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An Internal Revenue Service (IRS) tax lien can be released when the full amount owed to the government has been paid or if the IRS accepts a bond that guarantees payment of the debt. A request to release a property lien can also be granted if 10 years have passed since it was filed and the government did not renew it. Provisions in U.S. tax law also permit the release of an IRS tax lien if the taxpayer was in bankruptcy at the time it was filed, the government failed to meet a filing deadline, or when the IRS errs in placing a lien on property.
An IRS tax lien generally remains on property until it is paid in full, along with any penalties and interest that accrue, unless one of the special circumstances exist. In those cases, a letter can be sent to the IRS loan processing unit in the state where the lien was filed requesting a certificate of release of federal tax lien. If an officially recorded copy is needed, the taxpayer needs to contact the recording office in the state where he or she lives.
By law, the IRS must release an IRS tax lien 30 days after the debt is paid. If the lien remains on property, a letter can be sent to the IRS technical services group manager. The document should include proof that the taxpayer satisfied his or her tax liability, which can include a receipt from the IRS, canceled check, or other proof of payment. IRS employees will research the issue and release the lien if the government determines it has been paid. The law gives a citizen the right to sue the government, but not IRS employees, if it purposely does not release a tax lien within prescribed time limits.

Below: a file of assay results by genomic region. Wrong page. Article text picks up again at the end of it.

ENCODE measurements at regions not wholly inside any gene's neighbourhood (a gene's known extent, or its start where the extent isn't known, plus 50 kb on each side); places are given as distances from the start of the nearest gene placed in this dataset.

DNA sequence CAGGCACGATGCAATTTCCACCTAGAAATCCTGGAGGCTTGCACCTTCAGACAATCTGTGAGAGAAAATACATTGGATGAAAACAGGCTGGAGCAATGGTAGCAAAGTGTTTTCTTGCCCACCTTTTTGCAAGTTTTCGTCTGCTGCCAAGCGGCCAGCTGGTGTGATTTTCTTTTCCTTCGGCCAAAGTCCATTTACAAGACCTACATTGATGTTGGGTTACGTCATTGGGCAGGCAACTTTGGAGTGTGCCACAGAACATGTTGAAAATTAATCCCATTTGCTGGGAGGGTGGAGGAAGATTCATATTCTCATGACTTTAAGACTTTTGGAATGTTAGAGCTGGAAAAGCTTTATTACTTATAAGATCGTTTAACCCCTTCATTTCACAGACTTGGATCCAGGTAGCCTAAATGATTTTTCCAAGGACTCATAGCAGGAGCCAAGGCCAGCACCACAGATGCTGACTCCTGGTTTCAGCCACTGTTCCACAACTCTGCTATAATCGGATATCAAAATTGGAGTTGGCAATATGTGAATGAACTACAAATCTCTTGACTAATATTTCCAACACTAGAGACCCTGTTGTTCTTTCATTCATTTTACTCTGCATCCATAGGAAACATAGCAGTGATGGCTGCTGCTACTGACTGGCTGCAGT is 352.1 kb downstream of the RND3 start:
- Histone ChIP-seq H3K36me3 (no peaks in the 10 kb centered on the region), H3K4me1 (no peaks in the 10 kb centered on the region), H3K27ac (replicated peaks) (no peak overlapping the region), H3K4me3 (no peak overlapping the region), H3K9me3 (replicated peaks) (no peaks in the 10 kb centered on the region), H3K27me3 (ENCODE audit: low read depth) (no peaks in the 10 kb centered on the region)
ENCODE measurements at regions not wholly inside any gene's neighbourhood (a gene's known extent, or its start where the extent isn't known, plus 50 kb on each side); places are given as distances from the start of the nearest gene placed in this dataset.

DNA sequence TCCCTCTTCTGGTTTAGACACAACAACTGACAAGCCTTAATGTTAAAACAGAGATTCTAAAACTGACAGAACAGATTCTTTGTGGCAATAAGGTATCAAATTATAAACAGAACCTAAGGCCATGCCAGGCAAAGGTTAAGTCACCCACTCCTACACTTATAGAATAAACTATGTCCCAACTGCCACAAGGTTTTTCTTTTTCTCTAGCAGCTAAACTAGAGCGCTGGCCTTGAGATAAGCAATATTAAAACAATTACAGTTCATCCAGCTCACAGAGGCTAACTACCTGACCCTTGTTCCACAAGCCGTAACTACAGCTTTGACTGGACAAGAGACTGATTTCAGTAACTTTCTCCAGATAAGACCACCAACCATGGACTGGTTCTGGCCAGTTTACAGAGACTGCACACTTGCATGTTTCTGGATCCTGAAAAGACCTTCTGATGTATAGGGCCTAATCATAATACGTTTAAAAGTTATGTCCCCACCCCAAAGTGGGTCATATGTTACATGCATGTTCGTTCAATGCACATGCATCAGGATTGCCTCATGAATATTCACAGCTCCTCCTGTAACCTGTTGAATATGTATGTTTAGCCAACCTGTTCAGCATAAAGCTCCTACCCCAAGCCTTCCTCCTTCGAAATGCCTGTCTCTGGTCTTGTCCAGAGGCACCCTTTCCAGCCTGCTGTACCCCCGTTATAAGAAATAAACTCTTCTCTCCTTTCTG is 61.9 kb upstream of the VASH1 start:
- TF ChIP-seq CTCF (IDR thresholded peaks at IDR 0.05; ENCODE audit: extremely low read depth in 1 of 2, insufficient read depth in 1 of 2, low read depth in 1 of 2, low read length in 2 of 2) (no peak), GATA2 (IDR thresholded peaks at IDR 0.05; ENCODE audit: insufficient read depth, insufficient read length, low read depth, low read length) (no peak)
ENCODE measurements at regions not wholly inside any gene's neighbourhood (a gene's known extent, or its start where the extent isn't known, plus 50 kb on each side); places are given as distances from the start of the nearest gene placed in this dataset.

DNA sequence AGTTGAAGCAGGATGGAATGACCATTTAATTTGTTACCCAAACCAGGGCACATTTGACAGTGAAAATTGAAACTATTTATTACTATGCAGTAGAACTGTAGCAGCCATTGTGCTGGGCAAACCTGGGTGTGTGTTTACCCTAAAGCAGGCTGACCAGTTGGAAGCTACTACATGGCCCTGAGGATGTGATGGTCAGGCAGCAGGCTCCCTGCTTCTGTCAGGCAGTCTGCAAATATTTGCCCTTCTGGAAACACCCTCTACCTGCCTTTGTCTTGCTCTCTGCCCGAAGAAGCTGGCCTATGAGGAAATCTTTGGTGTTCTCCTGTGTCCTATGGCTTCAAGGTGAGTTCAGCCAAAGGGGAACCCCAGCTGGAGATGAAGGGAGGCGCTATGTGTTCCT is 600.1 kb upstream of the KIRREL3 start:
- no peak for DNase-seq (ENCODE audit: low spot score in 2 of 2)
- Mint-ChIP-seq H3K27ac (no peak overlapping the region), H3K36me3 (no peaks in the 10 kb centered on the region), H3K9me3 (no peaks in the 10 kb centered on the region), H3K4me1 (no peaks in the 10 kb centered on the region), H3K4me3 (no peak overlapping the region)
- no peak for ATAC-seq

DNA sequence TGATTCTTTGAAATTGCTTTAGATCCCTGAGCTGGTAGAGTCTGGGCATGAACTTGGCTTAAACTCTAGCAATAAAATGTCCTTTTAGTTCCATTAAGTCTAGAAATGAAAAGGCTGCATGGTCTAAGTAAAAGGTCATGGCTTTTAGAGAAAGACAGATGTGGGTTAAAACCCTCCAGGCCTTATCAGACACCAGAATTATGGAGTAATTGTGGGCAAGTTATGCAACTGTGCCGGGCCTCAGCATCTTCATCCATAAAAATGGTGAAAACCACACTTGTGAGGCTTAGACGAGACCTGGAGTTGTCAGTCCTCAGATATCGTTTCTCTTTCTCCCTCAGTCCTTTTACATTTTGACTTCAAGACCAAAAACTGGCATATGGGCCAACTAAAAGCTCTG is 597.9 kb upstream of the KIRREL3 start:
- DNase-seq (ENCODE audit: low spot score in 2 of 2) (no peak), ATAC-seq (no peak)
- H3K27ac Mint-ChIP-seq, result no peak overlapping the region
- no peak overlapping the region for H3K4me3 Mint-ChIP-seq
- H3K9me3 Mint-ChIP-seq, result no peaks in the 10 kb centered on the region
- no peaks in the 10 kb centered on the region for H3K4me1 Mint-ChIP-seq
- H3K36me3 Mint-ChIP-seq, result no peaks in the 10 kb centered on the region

An IRS tax lien can be placed on homes, vehicles, and other assets 10 days after a taxpayer receives notice that he or she owes unpaid federal or state income tax. The taxpayer may appeal the decision if he or she believes the IRS is wrong or did not meet deadlines to collect unpaid taxes. Sometimes, the lien will be withdrawn if the taxpayer sets up a payment plan that benefits the government and the taxpayer, or if the IRS determines the debt will be paid faster if the lien is removed.
An appeal officer decides if the IRS tax lien should remain or be discharged. If the taxpayer still disputes the findings, he or she can ask for a court hearing to argue the case. The hearing is generally held within 30 days.
When an IRS tax lien is filed, it becomes a public document available to creditors and the general public. The lien might also apply to any property the taxpayer subsequently buys. While the IRS tax lien is in effect, the taxpayer might be unable to obtain a loan or credit card, and his or her credit rating may be affected.
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